Tuesday, August 25, 2009


As those who know me quite well are aware of, I am not an enthusiast for science or things scientific. I have always had a great deal of sympathy for Lord Byron's 'Old King Ned Lud', and, have the traditional literary-humanist intelligentsia's contempt for science and scientists `a la Lord Snow's 'Two Cultures'. Regardless of that however, no one who has cared to follow the saga of Persia's pursuit of nuclear weapons, cannot fail to be impressed and thankful for the splendid research done by David Albright's Institute for Science and International Security (hereafter ISIS). They have been closely monitoring the latest developments in Persia and today they have published the newest accounting of how things stand. As per the contents of the report, which will appear below in an abbrevated form, suffice it to say that things most definitly do not appear to be on a favorable trend as it concerns Persia's quest. And, that it would appear the American Administration must come to some conclusions fast, as how it intends to proceed in this matter. The earlier myopic and utopian view that the mere announcement of a willingness to negotiate, as well as the enunciation of the 'respect agenda', et cetera, has not in fact done anything to force Persia off its course for nuclear weapons. If a new course is not arrived at by say the middle of October (and I personally do not see any possibilities of such occurring) then it may very well be the case, that the Netanyahu Cabinet, will throw caution to he wind, and engage in another example of Flucht nach vorn. With all the results that are implied by those horrible words from the summer of 1914. With all that being said, please peruse the report below.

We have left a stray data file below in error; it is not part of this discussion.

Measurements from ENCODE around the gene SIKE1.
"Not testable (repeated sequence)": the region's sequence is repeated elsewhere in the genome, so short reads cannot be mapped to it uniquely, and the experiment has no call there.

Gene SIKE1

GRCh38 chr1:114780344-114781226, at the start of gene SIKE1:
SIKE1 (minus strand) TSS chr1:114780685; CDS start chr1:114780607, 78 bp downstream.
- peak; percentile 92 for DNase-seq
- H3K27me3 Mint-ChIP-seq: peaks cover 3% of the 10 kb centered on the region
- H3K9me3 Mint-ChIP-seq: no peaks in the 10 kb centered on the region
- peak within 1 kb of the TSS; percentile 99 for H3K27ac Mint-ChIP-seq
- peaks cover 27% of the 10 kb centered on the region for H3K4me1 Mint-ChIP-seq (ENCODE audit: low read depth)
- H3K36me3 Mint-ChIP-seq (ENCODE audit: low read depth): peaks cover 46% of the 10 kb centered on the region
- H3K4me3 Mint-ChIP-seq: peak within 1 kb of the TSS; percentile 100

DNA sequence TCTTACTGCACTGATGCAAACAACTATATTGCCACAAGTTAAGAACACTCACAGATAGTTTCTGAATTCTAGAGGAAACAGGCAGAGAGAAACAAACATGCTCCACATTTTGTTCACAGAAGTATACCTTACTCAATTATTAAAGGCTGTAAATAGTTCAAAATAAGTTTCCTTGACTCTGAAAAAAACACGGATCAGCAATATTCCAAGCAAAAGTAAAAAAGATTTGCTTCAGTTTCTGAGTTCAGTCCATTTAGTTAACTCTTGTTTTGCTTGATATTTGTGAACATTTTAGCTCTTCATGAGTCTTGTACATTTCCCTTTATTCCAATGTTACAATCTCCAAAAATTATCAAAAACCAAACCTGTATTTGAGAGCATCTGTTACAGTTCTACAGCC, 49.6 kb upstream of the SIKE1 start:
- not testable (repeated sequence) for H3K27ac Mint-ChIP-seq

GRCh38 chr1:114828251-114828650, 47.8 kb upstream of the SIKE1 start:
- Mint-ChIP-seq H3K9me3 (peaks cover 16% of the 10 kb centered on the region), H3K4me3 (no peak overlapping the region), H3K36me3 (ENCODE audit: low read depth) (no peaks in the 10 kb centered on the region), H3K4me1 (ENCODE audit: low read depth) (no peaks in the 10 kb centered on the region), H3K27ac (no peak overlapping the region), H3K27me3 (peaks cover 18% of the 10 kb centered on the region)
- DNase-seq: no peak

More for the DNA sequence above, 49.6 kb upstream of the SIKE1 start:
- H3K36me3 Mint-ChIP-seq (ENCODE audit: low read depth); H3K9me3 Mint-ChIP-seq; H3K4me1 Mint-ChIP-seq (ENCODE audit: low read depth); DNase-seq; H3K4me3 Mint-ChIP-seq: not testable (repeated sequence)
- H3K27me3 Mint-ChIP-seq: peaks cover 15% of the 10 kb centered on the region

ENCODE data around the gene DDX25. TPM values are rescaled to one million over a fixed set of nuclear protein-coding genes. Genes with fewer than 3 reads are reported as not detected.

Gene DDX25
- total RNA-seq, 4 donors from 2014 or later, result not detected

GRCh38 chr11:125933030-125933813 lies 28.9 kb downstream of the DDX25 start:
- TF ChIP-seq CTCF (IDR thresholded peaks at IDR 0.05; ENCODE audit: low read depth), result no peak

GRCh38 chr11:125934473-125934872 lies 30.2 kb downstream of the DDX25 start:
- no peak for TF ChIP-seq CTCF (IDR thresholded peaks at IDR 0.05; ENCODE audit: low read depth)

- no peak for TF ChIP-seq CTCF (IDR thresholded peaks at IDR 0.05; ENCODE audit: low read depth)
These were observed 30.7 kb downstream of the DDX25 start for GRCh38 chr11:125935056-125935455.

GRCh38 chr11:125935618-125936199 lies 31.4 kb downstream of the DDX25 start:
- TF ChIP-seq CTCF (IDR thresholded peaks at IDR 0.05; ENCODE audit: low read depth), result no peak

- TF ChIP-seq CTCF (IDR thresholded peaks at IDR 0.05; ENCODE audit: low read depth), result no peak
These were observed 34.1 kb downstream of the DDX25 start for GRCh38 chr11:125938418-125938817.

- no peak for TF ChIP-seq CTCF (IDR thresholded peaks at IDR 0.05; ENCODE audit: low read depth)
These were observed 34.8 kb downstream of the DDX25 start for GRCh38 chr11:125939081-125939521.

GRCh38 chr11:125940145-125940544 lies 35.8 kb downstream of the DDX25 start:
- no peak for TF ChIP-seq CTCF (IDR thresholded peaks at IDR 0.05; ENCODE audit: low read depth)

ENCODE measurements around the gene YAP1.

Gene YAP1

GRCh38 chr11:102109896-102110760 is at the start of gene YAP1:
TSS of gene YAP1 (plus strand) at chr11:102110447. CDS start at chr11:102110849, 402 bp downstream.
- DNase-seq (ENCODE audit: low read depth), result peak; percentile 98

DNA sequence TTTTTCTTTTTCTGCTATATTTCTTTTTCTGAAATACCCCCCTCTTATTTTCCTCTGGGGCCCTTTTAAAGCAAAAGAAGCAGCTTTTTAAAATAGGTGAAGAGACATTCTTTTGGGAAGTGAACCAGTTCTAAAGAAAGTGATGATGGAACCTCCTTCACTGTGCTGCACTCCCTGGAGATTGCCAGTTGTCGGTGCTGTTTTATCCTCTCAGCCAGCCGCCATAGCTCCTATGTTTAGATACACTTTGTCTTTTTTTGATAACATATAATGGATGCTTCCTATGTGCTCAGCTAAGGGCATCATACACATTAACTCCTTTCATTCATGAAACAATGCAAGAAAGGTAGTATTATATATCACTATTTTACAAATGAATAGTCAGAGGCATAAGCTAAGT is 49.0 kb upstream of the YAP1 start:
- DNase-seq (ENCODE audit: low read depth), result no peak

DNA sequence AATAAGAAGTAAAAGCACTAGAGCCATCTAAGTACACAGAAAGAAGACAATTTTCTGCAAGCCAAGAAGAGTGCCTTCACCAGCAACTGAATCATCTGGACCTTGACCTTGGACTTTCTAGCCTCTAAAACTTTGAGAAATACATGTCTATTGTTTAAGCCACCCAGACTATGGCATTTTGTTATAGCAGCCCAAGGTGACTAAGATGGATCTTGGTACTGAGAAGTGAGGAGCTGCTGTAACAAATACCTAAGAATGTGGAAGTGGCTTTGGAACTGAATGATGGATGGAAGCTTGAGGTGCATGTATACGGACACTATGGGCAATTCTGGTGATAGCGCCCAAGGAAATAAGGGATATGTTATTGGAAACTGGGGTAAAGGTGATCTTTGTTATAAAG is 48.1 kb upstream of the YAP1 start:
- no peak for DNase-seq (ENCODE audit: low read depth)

Mysteries Deepen Over Status of Arak Reactor Project
David Albright, Paul Brannan, and Robert Kelley August 11, 2009

"Iran’s IR-40, or Arak, heavy water reactor, which has been under construction since June 2004, has not received as much attention as its gas centrifuge program. The reactor’s operation and potential to produce significant amounts of weapons-grade plutonium are years away, although this timeline is narrowing. Iran recently announced that it has mastered fuel fabrication for the Arak reactor at the Uranium Conversion Facility (UCF) at Esfahan. Last spring, President Ahmadinejad proudly unveiled a fuel assembly, which purportedly is for the Arak reactor. The fuel assembly on display by President Ahmadinejad is of a surprising shape for a small, 40 megawatt-thermal heavy water reactor and raises questions about whether it is indeed a fuel assembly for this reactor. One possibility is that the fuel assembly is not intended for the Arak reactor but was simply used for publicity purposes. In addition to questions about the fuel assembly, questions are also increasing about the status of the reactor’s construction and associated hot cells that could be capable of separating plutonium. Despite the growing questions, Iran has denied the IAEA the ability to scrutinize the Arak reactor, a step that the IAEA has said is inconsistent with Iran’s safeguards obligations. Iran refused to allow the IAEA to undertake a scheduled design information verification (DIV) visit to the Arak reactor and adjacent buildings on October 26, 20082 and again in April of 2009.3 The IAEA has also asked for updated design information about the reactor and its fuel, which was last provided several years ago. So far, Iran has refused to do so. It is imperative that Iran be more transparent about the Arak reactor, its associated hot cells, and fuel manufacturing facilities. By providing such transparency, Iran could go far to address concerns that the true purpose of the reactor is to make weapon-grade plutonium for nuclear weapons.